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Australia Job not over after child abuse inquiry

17:09  14 december  2017
17:09  14 december  2017 Source:   msn.com

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The head of the royal commission that exposed decades of inaction and cover-ups of child sexual abuse wants the leaders of Australian institutions to set aside any resentment and enact real change.

Victims and child protection advocates say the job is far from over after the end of the $500 million five-year inquiry, demanding immediate action from governments, churches, charities and other organisations that failed children so badly.

Commission chair Justice Peter McClellan said many institutions and government agencies now accept they failed and must make changes, but also warned of possible holdouts.

"There may be leaders and members of some institutions who resent the intrusion of the royal commission into their affairs," Justice McClellan told the inquiry's final sitting in Sydney on Thursday.

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"However, if the problems we have identified are to be adequately addressed, changes must be made.

"There must be changes in the culture, structure and governance practices of many institutions."

After exposing a national tragedy involving tens of thousands of children being sexually abused over decades in more than 4000 institutions, the royal commission will recommend widespread changes by governments and organisations.

After exposing a national tragedy involving tens of thousands of children being sexually abused over decades in more than 4000 institutions, the royal commission will recommend widespread changes by governments and organisations. © Getty Images After exposing a national tragedy involving tens of thousands of children being sexually abused over decades in more than 4000 institutions, the royal commission will recommend widespread changes by governments and organisations.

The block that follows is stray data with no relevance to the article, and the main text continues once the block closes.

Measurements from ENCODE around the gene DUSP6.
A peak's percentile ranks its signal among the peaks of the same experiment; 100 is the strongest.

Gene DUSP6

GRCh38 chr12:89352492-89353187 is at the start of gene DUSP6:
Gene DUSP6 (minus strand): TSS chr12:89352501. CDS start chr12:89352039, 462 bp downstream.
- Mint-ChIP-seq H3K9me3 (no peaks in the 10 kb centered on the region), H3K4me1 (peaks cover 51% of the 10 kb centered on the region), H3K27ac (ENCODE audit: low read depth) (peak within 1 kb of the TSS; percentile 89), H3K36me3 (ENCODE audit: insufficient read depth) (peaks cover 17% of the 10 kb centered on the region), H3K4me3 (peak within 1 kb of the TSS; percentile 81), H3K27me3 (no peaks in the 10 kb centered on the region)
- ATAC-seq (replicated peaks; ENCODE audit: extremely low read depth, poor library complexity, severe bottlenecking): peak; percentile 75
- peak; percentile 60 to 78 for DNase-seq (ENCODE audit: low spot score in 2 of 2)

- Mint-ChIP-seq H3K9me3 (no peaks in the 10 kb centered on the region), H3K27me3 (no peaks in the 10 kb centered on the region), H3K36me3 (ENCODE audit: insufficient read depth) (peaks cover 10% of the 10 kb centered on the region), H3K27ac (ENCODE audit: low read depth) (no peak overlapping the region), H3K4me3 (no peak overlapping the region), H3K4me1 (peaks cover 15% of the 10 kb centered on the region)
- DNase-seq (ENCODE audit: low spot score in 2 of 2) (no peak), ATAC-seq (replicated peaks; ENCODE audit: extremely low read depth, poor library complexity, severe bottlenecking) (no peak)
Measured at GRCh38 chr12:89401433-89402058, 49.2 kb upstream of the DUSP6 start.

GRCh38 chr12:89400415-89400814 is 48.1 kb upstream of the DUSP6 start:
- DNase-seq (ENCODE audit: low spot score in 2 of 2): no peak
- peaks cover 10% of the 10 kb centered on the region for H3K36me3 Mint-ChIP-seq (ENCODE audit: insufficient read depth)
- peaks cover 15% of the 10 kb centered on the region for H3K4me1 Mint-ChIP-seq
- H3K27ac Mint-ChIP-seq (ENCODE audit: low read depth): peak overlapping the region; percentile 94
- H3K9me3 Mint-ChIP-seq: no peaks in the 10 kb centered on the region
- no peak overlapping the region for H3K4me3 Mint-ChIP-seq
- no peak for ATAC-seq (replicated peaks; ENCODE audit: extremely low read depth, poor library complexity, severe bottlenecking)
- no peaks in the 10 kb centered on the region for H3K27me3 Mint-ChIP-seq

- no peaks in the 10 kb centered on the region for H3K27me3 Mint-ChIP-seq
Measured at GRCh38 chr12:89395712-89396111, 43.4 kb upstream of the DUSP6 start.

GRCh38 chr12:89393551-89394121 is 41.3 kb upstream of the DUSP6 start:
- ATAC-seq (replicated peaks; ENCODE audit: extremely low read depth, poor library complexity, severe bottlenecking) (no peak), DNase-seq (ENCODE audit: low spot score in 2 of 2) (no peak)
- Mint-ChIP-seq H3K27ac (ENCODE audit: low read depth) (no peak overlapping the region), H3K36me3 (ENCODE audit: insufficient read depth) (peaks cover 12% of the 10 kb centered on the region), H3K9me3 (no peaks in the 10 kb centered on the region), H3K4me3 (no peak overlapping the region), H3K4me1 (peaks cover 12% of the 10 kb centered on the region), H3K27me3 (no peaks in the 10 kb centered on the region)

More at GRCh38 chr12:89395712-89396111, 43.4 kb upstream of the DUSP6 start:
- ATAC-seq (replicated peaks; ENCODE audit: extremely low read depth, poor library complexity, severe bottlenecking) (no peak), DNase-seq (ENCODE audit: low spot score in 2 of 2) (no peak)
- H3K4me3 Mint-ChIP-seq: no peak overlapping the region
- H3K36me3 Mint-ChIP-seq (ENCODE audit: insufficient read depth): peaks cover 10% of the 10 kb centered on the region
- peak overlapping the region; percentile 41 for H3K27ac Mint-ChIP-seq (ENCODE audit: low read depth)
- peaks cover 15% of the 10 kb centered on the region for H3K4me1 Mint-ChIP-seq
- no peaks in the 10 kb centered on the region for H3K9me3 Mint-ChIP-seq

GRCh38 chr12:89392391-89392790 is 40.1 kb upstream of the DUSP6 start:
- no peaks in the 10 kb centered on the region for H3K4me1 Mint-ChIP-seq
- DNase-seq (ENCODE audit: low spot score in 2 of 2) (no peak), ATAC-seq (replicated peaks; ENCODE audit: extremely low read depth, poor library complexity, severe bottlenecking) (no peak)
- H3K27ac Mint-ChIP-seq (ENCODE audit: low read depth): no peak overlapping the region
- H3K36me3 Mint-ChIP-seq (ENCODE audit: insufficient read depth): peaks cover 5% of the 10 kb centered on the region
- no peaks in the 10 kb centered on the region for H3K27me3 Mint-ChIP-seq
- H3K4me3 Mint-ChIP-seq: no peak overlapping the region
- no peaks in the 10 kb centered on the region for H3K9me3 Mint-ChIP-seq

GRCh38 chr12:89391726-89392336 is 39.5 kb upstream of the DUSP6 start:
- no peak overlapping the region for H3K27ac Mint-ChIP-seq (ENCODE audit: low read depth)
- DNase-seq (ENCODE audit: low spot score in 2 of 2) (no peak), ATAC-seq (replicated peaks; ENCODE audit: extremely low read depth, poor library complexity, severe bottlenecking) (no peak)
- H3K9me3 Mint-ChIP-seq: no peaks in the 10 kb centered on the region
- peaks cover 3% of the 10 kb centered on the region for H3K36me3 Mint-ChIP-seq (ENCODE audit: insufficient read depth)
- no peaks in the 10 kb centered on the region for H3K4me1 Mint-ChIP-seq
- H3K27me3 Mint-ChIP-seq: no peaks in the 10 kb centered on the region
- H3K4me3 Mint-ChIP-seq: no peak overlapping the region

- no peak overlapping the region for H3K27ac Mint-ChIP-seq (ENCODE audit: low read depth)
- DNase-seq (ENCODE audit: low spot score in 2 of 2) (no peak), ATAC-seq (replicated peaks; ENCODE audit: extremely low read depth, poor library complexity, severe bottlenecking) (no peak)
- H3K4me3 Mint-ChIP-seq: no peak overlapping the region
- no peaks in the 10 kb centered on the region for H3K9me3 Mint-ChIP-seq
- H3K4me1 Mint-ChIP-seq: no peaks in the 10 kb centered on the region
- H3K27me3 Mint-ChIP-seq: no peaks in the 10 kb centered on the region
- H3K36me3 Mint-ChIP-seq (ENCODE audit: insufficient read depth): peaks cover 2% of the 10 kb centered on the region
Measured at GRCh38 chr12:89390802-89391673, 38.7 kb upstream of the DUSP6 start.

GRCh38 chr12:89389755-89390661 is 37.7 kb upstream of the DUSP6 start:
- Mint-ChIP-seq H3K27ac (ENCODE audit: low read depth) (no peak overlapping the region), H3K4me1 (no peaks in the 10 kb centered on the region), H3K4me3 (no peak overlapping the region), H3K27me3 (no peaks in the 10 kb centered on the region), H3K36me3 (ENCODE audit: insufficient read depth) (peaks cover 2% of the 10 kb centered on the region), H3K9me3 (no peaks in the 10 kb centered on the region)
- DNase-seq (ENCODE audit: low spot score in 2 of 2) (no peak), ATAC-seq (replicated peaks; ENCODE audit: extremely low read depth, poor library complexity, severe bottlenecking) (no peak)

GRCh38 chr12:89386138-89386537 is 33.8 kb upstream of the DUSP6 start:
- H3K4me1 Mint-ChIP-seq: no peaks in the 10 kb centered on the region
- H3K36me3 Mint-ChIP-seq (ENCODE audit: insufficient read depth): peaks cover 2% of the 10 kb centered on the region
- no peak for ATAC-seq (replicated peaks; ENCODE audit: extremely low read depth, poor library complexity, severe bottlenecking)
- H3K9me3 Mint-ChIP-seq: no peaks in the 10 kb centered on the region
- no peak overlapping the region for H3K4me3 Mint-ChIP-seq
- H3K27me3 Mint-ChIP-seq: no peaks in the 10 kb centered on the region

It will be up to governments and institutions to implement the recommendations in the commission's final report to be released on Friday, which will add to its existing calls for reforms in the criminal and civil justice systems.

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Survivor Joan Isaacs said the royal commission left no stone unturned in identifying the horrific nature and extent of institutional abuse and the sheer scale of cover-ups.

"The job of the commission is done, but the journey is not over. There is much to do," she said.

"Survivors want justice from the institutions in which they were abused and from those who covered up and protected the abusers. We are owed that."

Prime Minister Malcolm Turnbull would not commit to implementing all of the commission's recommendations before the federal government has had time to carefully consider the report, although he noted it has already acted on a national redress scheme.

Mr Turnbull said the long and sad story of victims who had been wronged so gravely and betrayed by authorities was one that had to be told.

"It had to be told so that justice can be done to those who were wronged, justice can be brought to bear to those who wronged them and above all that we make sure it never happens again," Mr Turnbull said.

"That's my commitment, to do everything we can to ensure it never happens again."

Opposition Leader Bill Shorten said governments and institutions including churches should support the commission's recommendations.

"Australians of good conscience should unanimously get behind this report and help fulfil and restore some of the betrayed and broken trust for young people which they suffered for decades," he said.

Justice McClellan paid tribute to the thousands of abuse survivors who shared their stories with the inquiry and helped it identify what should be done to make institutions safer for children.

Survivor Ray Leary urged other victims to come forward.

"I'd just like to let everyone know it's your time now.

"Everyone's listening now. No more tears for us."

Anglican Church bishop to sell off churches in order to fund abuse compensation .
<p>A NSW Anglican Bishop says he will not back down from plans to sell more than a dozen churches in the Central West to pay more than $2 million in redress to victims of child sex abuse.</p>There has been uproar in the small parish community of St Aidan's Anglican Church, at Black Springs in Oberon, after the Bishop of Bathurst, Ian Palmer, wrote to parishioners informing them the church would be shut and sold.

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